CLIFTON, Colo. (KKCO) -- Some Clifton water residents are fired up after getting notices that tell them the Clifton Water District violated a drinking water standard.
Clifton Water said you don't have to boil your water or do anything to fix the problem because the violation happened back in July, meaning the problem has long since been fixed. But for Clifton residents, the notice still comes as a scare.
"I got it like mid- October, and at first I was like 'What is this?' and just kind of glanced at it," Clifton resident Emerald Martz said.
After a closer look, Martz said she wasn't happy.
"They're just telling you and letting you know, but then they are telling you it was already fixed, but they didn't even let you know it was contaminated to start with. They're just like 'by the way we fixed it,'” she said.
The problem was that the Pine Ridge fire back in July made some drinking water untreatable, causing Clifton Water to switch their taps to Ute Water for about a week. But the two companies use different disinfectants in their water, and the two chemicals basically cancelled each other out, making the chlorine level drop below acceptable levels.
"We'd see a low chlorine at 8 o'clock in the morning, then it'd be fine through the day. Then all of a sudden at 4 in the morning, we would see another low chlorine level, so we were on it. We were climbing the tanks in the middle of the night," Clifton Water District Manager Dale Tooker said.
Tooker said even though they fixed the problem right away back in July, the company still wants to keep its customers informed.
"It's a very transparent type of a situation. Nobody is trying to shove it underneath the carpet, and everybody needed to identify that the situation did happen," Tooker said.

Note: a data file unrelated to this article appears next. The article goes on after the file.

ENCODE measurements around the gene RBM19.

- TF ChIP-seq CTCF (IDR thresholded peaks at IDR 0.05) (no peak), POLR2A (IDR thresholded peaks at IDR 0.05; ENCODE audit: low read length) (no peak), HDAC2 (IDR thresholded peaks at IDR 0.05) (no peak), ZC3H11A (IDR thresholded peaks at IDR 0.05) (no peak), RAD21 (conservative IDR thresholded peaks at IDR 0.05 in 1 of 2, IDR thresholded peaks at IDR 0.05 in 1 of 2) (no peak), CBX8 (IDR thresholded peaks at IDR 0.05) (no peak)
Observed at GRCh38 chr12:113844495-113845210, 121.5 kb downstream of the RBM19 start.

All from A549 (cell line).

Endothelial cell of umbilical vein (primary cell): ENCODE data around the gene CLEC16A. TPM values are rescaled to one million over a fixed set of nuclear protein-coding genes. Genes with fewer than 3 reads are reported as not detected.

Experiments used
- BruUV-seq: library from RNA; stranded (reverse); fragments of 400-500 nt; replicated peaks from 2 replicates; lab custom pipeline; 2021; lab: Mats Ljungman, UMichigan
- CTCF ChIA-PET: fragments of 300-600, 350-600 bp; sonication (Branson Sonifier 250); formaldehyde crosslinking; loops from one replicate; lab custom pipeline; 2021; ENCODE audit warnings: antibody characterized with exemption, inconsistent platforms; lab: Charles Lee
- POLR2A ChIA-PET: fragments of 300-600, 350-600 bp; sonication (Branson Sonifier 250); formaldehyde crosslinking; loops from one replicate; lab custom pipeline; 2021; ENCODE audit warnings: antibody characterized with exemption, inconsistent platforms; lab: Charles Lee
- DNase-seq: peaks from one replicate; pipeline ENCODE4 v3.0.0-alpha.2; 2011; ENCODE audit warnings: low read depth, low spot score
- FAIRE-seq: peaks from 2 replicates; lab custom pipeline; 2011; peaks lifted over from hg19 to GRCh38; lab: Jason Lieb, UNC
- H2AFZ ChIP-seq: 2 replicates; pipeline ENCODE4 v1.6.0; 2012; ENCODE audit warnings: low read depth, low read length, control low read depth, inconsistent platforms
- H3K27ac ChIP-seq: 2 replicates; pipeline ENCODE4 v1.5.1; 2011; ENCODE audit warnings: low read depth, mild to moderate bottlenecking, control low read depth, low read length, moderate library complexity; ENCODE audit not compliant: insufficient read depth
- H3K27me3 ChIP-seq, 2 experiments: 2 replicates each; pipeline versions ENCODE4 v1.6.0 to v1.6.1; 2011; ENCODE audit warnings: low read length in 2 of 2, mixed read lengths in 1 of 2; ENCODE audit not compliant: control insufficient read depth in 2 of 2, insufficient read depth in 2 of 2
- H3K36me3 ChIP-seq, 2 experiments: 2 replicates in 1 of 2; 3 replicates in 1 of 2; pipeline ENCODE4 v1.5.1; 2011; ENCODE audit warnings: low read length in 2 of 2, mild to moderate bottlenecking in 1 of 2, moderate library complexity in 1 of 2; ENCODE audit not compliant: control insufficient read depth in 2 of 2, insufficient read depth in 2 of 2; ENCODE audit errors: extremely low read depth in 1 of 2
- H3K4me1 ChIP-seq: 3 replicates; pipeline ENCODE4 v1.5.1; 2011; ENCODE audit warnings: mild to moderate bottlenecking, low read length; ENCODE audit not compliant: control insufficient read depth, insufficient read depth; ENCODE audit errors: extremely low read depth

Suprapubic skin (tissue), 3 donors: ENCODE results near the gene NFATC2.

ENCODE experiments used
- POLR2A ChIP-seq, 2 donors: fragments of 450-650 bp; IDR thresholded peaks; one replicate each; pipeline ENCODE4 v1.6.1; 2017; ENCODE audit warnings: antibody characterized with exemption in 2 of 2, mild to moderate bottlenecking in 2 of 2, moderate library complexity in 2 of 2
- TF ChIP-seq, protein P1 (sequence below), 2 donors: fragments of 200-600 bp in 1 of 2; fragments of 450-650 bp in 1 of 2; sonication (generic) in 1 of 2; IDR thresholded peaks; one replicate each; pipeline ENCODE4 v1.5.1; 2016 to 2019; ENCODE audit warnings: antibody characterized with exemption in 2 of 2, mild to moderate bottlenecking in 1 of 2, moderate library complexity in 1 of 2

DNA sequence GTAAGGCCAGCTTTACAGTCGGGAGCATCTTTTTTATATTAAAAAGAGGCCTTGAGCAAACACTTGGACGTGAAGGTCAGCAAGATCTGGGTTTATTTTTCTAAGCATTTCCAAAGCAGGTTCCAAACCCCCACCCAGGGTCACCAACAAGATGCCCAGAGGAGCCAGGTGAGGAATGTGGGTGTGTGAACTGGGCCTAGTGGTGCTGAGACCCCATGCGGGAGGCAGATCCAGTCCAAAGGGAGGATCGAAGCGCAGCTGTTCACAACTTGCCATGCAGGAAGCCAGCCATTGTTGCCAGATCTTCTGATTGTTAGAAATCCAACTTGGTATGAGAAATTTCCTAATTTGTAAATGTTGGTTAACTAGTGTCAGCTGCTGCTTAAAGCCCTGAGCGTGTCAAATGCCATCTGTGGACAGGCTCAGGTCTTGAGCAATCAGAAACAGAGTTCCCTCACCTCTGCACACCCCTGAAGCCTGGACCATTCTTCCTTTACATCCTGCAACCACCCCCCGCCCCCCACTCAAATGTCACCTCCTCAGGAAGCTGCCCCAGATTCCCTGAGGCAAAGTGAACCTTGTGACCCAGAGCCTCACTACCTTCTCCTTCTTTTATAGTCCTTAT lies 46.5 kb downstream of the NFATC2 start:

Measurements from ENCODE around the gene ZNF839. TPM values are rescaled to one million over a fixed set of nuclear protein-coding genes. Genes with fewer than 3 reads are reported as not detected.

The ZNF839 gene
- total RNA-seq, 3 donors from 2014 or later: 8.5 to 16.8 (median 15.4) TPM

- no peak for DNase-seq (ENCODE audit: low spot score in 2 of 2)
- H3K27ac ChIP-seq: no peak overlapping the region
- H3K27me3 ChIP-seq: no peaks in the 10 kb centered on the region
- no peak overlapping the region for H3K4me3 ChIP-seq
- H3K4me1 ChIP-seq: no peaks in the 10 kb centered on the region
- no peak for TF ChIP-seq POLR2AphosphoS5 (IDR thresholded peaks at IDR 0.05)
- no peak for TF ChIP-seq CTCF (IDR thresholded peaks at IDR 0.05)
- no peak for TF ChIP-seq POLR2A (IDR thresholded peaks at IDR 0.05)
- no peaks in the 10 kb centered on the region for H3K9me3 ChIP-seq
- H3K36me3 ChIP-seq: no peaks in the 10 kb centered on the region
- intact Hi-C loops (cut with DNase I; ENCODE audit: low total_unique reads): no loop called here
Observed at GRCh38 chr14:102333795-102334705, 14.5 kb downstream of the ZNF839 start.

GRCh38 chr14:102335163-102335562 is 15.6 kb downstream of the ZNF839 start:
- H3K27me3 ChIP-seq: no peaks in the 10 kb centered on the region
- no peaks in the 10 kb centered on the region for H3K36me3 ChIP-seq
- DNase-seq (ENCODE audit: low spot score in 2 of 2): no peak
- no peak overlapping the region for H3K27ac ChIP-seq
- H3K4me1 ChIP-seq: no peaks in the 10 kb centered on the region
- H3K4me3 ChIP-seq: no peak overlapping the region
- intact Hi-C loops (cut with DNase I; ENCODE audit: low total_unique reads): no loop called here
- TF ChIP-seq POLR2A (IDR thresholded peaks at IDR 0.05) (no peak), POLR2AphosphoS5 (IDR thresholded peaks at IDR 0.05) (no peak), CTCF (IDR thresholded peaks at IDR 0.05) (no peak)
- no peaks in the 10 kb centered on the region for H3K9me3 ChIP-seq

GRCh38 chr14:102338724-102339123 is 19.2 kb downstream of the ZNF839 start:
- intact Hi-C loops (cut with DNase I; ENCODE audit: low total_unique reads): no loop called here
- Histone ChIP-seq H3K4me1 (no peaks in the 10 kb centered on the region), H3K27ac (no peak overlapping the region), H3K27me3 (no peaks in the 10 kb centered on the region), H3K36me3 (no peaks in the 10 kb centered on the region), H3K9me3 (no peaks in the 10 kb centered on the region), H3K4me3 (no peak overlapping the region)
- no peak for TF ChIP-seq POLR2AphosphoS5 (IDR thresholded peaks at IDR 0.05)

Tooker also said Clifton Water District told the health department about the problem the day they found out and didn't hear back from health officials again until the middle of September, which is why the letters are just now going out to customers.
Customers said they would have still liked to know sooner.
"The health department aren't the only people drinking the water. It's the residents that are at risk that are drinking the water. Why wouldn't you let us know?" Sherry Preston said.
Clifton Water said the situation wasn't an emergency and the violation was not severe, but if it had been, customers would have been notified immediately.
Tests were done on the water during the violation period and no bacteria was found. Officials said they think the water that was low in chlorine may have just been in the backup tanks, and may not have even gone out to any customers.
The company said that the letters were only meant to inform their customers and that all water is up to code at this time.
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